Psychoanalytic Pioneers is a comprehensive history of psychoanalysis as seen through the lives and the works of its most eminent teachers, thinkers, and clinicians. It is also a definitive portrait of the atmosphere in which psychoanalytic creativity has emerged and flourished. Going beyond mere biographical description, the contributors elucidate the contributions of various psychoanalysts to the evolution of psychoanalytic thought, and evaluate their roles in the development of psychoanalysis as a science, as a method of investigation, as a treatment technique, and as an organization. The editors have assembled profiles of Karl Abraham, Sandor Ferenczi, Otto Rank, Carl Jung, Alfred Adler, Ernest Jones, Paul Federn, Oskar Pfister, Harms Sachs, A.A. Brill, Sandor Rado, Theodor Reik, Melanie Klein, Otto Fenichel, Karen Horney, Heinz Hartmann, Ernst Kris, and twenty-four other pioneers, whose influence on psychoanalysis reverberates to this day.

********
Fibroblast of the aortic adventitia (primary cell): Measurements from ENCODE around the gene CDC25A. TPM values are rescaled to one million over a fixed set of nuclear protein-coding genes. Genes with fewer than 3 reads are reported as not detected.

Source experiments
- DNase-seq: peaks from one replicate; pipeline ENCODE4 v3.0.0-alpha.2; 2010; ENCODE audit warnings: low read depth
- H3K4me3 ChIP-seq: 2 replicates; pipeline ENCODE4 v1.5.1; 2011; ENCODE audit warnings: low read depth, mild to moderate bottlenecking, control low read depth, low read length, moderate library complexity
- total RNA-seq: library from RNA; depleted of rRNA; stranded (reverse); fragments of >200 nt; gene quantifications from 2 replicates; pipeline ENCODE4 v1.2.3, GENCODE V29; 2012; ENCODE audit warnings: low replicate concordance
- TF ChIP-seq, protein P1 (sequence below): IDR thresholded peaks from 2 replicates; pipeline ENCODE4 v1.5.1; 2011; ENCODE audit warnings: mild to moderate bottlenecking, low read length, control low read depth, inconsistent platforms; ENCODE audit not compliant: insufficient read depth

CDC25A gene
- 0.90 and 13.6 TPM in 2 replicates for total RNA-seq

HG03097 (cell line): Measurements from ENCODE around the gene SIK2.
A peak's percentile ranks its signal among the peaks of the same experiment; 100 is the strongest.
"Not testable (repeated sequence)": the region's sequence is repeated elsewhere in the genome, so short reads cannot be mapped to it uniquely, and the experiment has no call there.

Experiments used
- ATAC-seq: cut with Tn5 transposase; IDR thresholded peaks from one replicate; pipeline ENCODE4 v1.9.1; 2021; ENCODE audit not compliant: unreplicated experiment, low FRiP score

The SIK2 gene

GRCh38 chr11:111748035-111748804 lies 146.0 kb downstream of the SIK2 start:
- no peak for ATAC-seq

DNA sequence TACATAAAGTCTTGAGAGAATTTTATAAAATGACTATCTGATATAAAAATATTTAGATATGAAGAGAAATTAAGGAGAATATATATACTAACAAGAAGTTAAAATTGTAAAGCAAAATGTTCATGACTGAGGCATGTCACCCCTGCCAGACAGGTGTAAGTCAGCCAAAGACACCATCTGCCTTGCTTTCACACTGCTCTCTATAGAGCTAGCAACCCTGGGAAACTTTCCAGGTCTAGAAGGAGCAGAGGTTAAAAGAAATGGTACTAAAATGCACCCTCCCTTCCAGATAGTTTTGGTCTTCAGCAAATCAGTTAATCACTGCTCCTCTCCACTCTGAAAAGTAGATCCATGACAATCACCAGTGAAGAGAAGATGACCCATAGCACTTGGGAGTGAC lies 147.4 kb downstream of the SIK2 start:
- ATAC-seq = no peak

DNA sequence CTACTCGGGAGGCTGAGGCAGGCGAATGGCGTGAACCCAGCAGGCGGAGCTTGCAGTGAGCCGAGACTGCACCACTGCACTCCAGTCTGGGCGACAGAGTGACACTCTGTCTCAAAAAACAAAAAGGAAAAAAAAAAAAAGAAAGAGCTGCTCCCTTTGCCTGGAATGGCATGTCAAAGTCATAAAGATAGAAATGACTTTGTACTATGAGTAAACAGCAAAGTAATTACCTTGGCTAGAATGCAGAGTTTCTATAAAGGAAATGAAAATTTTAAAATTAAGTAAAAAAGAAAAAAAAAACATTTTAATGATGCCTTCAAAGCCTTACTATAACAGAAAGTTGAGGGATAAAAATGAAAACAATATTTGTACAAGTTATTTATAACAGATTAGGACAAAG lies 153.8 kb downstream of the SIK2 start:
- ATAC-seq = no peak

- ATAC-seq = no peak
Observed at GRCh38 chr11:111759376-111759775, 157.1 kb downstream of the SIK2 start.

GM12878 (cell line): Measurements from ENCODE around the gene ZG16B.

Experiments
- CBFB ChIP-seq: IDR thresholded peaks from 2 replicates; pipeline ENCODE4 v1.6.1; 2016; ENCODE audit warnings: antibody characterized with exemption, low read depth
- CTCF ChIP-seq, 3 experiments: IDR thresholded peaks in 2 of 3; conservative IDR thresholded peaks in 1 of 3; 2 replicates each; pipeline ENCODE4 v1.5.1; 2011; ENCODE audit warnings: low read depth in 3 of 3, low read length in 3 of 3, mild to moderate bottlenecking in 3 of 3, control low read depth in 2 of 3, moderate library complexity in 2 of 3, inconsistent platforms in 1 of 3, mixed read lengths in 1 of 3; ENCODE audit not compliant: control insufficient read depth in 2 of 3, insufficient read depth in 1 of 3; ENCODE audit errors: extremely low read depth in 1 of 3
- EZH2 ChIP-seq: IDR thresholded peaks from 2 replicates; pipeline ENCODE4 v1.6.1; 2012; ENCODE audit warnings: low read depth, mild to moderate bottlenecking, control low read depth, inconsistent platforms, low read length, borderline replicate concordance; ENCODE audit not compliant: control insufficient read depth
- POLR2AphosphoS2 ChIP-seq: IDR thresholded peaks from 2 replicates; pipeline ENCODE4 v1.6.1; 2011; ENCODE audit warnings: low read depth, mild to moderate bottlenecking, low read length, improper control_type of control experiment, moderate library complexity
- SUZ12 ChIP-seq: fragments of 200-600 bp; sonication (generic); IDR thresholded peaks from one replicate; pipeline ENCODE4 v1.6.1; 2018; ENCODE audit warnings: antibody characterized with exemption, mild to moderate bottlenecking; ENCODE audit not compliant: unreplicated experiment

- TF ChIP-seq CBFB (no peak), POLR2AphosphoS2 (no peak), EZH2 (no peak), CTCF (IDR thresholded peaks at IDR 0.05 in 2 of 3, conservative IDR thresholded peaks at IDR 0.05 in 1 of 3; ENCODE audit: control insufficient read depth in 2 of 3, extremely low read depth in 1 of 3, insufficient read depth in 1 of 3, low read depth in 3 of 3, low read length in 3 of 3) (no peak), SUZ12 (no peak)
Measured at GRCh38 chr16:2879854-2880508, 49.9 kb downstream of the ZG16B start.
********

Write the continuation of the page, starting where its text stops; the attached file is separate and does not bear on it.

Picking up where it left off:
In a new introduction, Eisenstein maintains that while man and his unconscious have not changed much since Freud's time, today psychoanalysis is full of many different clinical and theoretical viewpoints. Among the ideas being debated are object theory, drive theory, the oedipal concept, intersubjectivity, and self-psychology. Eisenstein also discusses the contributions of psychohistory, a recent and significant development in psychoanalysis in which psychological study is applied to historical periods and personalities. Psychoanalytic Pioneers will be an important addition to the libraries of psychoanalysts, psychologists, psychiatrists, sociologists, historians, and anyone interested in the influence of psychoanalysis in our lives.